3. Stationary Lunge with Rotation
Similar to the Pallof press, the standing lunge with rotation forces your core to brace against an external weight, Donavanik says. As an added bonus, you’ll be giving your glutes, quads, and hamstrings a good workout too.
Do it: Stand and hold a medicine ball, kettlebell, or dumbbell at your chest with both hands. Take a big step forward with one foot and drop into a lunge. As you lunge, twist your torso as far as you’re able to one side. The weight should end up on the same side as your front leg. As you drive back to starting position, rotate your torso back to center. Repeat on the opposite side. Perform three sets of 10 to 15 reps per side.
4. Overhead Squat
Lacking core strength? This exercise will tell you right away, says Donavanik. Weakness in the front will cause your low back to arch, while weakness in the back will cause your upper back to round.
“To do this exercise properly,” says Donavanik, “you need to maintain a braced core and neutral spine, all while keeping your arms overhead and dropping your butt low.”
Do it: Stand tall with feet hip-width apart and hold a dumbbell in each hand with your arms down by your sides or the weights racked at shoulder height. Press the weights overhead until your arms are fully extended. Push your butt back and bend at the knees to lower into a squat, keeping your arms straight and in line with your ears.
Once in the bottom position, drive through your heels to push back to standing. Keep your torso upright and knees in line with your toes throughout the movement. You can also perform this exercise with a barbell (shown) or PVC pipe. Complete three sets of six to 12 reps.
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5. Landmine Torso Rotation
This advanced move will have you lifting, twisting, and bracing all at once. “You’re moving against resistance in all three planes of motion,” Donavanik says.
Do it: Place a barbell on the floor and grip one end next to your left hip with both hands. Your knees should be slightly bent. Use the power of your hips and core to swing the barbell in an arc overhead until you’re gripping the barbell next to your right hip. Pause, then reverse the motion to return to start. Perform three sets of eight to 10 reps per side.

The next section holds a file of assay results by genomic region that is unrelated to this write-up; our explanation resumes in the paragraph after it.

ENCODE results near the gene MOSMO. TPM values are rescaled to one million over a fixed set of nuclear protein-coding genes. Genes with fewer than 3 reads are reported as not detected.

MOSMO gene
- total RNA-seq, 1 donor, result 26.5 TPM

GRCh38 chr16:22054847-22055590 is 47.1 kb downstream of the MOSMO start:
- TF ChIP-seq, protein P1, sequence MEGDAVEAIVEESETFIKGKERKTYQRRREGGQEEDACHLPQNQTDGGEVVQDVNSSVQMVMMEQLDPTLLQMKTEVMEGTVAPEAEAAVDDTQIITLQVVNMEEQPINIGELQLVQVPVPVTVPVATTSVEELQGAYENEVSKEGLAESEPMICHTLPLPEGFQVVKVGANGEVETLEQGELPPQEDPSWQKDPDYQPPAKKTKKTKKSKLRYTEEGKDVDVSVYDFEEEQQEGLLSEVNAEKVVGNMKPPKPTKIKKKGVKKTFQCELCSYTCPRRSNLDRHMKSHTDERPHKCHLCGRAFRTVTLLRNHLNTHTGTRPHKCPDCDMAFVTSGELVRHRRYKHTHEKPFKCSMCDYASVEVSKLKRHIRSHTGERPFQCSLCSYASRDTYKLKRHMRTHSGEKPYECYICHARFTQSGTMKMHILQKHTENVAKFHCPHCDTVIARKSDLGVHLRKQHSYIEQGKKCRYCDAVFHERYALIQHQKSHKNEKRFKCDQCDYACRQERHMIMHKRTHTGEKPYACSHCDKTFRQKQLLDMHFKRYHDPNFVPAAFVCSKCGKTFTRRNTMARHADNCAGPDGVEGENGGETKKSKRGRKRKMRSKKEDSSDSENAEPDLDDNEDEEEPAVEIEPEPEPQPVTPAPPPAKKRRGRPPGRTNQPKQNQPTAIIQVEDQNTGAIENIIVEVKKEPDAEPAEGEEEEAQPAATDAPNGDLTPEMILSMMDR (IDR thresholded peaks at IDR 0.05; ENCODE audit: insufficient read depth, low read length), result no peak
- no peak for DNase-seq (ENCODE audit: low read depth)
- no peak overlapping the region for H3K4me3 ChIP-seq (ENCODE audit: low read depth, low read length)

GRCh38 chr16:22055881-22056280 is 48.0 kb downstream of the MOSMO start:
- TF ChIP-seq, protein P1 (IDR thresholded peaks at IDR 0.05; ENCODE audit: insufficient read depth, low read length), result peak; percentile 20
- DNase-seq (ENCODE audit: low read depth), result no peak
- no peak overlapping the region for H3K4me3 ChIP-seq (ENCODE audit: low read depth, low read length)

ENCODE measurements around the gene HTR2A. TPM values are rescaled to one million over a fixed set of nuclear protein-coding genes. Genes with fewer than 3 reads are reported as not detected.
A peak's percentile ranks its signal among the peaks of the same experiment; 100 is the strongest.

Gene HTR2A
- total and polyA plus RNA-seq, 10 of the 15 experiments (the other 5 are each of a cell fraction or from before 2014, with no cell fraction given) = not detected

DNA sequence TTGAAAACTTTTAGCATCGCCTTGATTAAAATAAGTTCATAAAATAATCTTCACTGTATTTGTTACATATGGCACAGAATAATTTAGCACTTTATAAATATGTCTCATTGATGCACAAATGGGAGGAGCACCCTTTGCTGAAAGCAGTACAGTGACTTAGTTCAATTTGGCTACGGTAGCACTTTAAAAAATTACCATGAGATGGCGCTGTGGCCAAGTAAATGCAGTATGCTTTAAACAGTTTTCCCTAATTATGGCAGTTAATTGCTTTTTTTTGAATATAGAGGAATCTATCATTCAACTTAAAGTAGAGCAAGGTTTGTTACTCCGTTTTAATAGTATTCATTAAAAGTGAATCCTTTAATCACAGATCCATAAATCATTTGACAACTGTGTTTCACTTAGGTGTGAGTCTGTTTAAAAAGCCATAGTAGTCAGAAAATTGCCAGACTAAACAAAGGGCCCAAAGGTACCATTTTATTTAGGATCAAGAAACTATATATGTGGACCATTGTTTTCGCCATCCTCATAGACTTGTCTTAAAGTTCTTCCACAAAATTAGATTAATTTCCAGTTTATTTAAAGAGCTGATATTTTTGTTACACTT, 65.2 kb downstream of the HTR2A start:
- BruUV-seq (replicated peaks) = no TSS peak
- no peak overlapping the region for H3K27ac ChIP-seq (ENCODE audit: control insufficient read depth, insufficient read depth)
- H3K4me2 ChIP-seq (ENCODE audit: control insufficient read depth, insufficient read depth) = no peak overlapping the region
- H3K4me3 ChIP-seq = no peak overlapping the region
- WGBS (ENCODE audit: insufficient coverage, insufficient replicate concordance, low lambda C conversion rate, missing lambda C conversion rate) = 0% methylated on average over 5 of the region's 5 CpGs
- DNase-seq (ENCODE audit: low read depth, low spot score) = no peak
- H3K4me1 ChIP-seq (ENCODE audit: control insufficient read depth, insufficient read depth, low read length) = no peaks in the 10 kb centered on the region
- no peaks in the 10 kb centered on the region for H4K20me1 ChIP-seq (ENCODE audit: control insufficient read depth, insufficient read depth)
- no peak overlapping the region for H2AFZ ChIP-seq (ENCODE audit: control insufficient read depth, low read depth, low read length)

6. Hanging Knee Raise
This move fires up your core while teaching your body how to stabilize and control movement through your back. “Both have to work synergistically in order to prevent swaying,” Donavanik says.
Do it: Grip a pullup bar with your palms facing away from your body, hands spread just greater than shoulder-width apart. Hang from the bar with your arms and legs fully extended, shoulders down, and feet off the floor. Brace your core and raise your knees toward your midline, taking care not to round your lower back as you do so. Pause, then slowly return to the starting position. Complete three sets of 10 to 20 reps.
Though often regarded as a lower-body exercise, the deadlift is also a fantastic core-strengthening move. To pull a heavy weight off the floor, your core has to cinched tight the entire time. “The moment you lose that brace is when you risk injury,” Donavanik says. Practice the movement with kettlebells or dumbbells before you reach for a barbell.
Do it: Begin with a barbell or kettlebell on the floor in line with the balls of your feet, and stand with your feet hip-width apart. Push your hips back and hinge forward at the waist to grip the weight with both hands, palms facing in. Allow a slight bend in your knees.
Keeping your back flat and core braced, extend your hips forward to pull the weight straight up off the floor until your torso is fully extended, taking care not to arch your lower back at the top of the movement. Slowly reverse the movement to return to the starting position. Perform three to five sets of six to eight reps.